The Roman poet Ovid’s Ars Amatoria (The Art of Love or L’art d’aimer) is a classic of instruction about intimate relating, and even though written two thousand years ago (it is thought in 2CE) much of its teaching remains more or less pertinent, like not forgetting someone’s birthday and letting them miss you – but not too much.

Book One of Ars amatoria was written to show a man how to find a woman. In Book Two, Ovid shows how to keep her. The third book, written two years after the first books were published, gives women advice on how to win and keep the love of a man. Rather tongue in cheek, Ovid likens love to military service, requiring the strictest obedience to the woman. He advises women to make their lovers artificially jealous so that they do not become neglectful through complacency.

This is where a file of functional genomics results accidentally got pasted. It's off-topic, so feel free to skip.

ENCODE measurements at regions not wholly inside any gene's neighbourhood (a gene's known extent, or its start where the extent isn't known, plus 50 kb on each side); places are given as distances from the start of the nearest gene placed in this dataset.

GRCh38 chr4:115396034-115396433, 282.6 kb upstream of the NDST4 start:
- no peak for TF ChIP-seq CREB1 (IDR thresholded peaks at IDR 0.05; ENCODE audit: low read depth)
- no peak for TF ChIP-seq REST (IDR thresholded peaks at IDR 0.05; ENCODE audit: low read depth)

Throughout his ironic discourse, Ovid never becomes ribald or obscene. ‘Embarrassing’ matters cannot be entirely excluded, for praecipue nostrum est, quod pudet, inquit, opus (what brings a blush is our particular business here). Things always end up in bed, but here too Ovid retains his style and his discretion. The end of the second book deals with the pleasures of simultaneous orgasm – odi concubitus, qui non utrumque resolvunt (I don’t like intercourse that doesn’t make both lovers come).

The Athéna edition of L’art d’aimer, illustrated by Derambure, is a typical late 1940s production, with just enough naked titillation balanced with ‘tasteful’ nudity to appeal to those who could still afford limited edition books in the postwar world.

L’art d’aimer was produced in a boxed, limited numbered edition of 700 copies.